Hall and Hord (2011) identify Innovation Configurations (IC) as a way to address the overall picture of what the change implementers are envisioning for the change initiative. IC’s provide individuals with a clear understanding of what is expected. This clear understanding helps to avoid differences during the implementation of the change initiative.
When differences do occur, they typically occur on a continuum; ranging from very similar to the intended ideal to very dissimilar to the intended ideal. Using an Innovation Configuration Map (ICM) can help implementers foresee these differences and deal with them as they arise.
ICM’s provide a way to show individuals involved in the change all of the options there are when implementing a change initiative. Some individuals believe that the use of an ICM is unnecessary because professional development will be provided to all staff in the building. However, something that is often overlooked is the fact that not everyone will interpret the professional development in the same way. This is where an ICM can be especially useful.
Questions to consider:
Hall and Hord (2011) identified three questions that should be kept in mind while developing an ICM:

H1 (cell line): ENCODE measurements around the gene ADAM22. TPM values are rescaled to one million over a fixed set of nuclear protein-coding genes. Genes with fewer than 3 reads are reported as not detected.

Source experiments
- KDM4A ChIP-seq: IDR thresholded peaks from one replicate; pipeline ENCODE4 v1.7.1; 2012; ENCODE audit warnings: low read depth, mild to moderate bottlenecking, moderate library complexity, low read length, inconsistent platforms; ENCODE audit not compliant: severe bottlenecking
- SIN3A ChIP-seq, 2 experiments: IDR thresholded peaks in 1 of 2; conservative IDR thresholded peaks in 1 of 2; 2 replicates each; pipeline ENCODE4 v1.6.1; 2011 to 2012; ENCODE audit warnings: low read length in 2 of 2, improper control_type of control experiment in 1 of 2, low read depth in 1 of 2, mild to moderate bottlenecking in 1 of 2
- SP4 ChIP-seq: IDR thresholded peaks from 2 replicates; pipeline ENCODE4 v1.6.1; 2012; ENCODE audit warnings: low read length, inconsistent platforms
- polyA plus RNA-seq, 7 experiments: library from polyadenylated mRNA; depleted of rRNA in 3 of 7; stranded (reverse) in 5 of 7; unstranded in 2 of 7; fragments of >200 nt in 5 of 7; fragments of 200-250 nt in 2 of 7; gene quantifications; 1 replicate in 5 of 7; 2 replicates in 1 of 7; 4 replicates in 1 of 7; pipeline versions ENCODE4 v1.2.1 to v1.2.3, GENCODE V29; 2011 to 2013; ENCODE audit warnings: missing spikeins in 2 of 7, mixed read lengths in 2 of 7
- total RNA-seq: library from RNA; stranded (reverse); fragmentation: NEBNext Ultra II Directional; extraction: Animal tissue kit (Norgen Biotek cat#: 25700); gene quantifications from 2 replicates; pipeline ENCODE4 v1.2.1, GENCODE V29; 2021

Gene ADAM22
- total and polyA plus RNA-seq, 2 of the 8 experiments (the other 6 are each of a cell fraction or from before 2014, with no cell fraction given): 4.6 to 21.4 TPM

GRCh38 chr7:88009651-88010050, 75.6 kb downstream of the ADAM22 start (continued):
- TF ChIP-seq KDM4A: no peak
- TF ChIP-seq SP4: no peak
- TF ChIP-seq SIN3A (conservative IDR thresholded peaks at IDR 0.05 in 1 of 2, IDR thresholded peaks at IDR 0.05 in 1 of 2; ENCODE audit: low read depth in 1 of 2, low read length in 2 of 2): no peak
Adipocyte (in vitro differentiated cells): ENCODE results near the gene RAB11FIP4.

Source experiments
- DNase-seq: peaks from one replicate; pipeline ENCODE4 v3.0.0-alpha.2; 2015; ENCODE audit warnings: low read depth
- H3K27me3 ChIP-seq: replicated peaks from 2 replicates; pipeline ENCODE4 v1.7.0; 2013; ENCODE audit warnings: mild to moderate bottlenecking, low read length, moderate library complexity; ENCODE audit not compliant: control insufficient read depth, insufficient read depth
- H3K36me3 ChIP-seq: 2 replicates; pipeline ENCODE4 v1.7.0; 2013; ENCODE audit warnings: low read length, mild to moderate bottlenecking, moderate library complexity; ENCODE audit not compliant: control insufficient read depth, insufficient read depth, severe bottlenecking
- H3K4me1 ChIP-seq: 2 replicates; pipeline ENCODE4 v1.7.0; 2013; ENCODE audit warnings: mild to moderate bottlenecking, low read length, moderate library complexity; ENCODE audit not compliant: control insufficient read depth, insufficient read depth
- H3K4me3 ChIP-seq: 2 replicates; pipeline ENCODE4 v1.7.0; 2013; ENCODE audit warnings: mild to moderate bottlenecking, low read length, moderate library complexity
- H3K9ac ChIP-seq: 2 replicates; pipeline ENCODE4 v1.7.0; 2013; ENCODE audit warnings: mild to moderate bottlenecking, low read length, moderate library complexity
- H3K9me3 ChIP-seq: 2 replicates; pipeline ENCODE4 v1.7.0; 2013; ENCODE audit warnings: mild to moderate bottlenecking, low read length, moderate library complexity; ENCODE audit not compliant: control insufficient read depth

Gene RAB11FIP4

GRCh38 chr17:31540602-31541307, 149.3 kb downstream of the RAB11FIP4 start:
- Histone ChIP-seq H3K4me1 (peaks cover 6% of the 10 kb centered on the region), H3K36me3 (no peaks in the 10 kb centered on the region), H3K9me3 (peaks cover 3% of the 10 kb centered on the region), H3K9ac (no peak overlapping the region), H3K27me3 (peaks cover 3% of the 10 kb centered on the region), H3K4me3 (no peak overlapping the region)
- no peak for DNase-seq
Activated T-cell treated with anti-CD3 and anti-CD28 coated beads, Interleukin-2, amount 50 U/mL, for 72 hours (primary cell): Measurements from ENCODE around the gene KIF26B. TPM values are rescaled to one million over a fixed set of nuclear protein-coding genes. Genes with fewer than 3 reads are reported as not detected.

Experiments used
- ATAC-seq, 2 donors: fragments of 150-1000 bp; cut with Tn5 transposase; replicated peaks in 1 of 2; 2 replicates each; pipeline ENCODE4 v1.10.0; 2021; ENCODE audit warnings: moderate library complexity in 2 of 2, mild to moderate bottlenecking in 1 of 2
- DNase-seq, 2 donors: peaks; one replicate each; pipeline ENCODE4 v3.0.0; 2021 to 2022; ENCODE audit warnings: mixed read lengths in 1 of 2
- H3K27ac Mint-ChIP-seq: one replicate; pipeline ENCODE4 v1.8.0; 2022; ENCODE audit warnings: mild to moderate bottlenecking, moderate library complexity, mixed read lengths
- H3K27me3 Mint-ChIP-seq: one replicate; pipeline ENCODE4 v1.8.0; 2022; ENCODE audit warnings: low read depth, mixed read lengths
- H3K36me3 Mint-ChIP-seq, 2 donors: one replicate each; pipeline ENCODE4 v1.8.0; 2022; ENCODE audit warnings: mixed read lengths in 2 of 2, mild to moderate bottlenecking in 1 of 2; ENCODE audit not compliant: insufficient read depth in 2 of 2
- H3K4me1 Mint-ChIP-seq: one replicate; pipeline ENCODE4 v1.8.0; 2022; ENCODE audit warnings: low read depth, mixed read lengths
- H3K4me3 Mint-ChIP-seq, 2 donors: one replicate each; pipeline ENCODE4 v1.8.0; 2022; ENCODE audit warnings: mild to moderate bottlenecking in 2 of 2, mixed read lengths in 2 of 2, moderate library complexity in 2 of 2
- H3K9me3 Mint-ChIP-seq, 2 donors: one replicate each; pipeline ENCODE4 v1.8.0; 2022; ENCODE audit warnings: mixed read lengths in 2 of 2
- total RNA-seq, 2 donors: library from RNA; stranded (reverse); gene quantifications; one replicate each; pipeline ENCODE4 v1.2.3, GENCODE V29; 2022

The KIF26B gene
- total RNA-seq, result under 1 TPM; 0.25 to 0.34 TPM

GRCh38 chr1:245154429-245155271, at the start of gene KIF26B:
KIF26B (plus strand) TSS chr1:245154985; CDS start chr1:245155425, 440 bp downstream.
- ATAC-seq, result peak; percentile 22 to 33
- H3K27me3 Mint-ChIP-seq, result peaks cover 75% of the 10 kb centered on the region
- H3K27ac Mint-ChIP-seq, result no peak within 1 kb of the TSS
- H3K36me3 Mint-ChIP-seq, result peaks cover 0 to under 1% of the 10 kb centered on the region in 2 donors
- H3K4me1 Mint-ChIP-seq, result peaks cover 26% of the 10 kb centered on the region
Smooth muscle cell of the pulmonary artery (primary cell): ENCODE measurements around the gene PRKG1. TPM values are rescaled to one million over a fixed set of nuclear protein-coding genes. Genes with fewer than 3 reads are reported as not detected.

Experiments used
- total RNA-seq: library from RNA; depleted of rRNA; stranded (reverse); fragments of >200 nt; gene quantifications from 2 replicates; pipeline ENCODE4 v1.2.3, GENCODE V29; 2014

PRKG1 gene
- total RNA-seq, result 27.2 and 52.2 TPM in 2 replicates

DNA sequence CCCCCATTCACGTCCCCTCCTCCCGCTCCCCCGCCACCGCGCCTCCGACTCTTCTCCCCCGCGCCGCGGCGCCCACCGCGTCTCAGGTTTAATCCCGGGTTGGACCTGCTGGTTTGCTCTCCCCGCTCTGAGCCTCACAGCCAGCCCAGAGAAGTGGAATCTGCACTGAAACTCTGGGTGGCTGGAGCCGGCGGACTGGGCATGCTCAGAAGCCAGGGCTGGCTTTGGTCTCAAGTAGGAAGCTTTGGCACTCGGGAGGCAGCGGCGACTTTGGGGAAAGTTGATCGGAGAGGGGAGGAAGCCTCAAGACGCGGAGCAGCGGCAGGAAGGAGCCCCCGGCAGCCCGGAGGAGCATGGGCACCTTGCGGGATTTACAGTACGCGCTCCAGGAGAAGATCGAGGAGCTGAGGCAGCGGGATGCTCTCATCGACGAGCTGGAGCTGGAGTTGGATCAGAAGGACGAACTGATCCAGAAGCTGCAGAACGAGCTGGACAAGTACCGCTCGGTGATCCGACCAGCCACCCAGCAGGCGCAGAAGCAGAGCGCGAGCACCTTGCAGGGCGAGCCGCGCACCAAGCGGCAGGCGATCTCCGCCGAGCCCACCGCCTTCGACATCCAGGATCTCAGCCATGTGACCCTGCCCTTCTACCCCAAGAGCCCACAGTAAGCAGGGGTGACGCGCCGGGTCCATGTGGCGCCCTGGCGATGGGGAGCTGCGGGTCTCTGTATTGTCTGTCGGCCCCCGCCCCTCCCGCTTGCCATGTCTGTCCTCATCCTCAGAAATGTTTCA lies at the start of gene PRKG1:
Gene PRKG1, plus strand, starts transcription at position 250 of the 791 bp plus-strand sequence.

- What does the innovation look like when it is in use?
- What would you see in classrooms where it is used well (and when it is not used well)?
- What will teachers and students be doing when the innovation is in use?
When creating the ICM, it is best to include as many staff members as possible. This will help contribute to increased clarity, precise expectations, feelings of contributions, greater commitment to the innovations, and buy-in from more staff members right from the beginning. When the ICM is ready for use, it should be shared with all potential and current users of the innovation.
Implementers can place a fidelity line on the ICM indicating the separation between what is an acceptable version of the change and a non-acceptable version of the change. This will help those involved in the change understand what is expected of them and what they need to do to meet those expectations.
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Hall, G. E., & Hord, S. M. (2011). Implementing change, patterns, principles, and potholes. (3rd ed.). Upper Saddle River, New Jersey: Pearson.